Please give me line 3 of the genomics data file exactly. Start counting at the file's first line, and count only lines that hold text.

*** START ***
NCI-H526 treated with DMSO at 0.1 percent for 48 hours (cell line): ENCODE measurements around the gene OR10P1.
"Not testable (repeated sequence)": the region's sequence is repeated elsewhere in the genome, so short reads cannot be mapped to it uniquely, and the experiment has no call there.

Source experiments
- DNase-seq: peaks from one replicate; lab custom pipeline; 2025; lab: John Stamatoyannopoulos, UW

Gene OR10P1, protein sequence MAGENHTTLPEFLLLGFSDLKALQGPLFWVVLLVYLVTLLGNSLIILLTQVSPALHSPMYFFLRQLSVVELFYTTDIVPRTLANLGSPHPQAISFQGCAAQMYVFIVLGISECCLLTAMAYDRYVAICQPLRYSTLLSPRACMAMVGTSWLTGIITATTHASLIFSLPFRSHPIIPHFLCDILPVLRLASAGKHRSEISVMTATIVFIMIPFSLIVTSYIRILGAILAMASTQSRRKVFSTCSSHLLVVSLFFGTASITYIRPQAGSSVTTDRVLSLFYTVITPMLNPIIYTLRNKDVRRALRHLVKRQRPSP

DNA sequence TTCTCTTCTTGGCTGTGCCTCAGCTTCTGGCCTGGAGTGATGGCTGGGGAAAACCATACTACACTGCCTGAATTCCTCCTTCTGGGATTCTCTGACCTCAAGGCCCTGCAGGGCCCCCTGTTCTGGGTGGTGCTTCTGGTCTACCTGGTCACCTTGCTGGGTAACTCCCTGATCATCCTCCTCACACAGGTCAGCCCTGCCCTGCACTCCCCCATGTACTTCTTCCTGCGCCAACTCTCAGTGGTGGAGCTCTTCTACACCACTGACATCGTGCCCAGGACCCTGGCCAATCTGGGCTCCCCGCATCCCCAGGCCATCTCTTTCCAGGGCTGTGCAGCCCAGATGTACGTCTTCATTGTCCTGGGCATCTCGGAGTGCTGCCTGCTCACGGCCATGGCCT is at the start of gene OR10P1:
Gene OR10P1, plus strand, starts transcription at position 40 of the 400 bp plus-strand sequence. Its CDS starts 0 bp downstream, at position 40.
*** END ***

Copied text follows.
Source experiments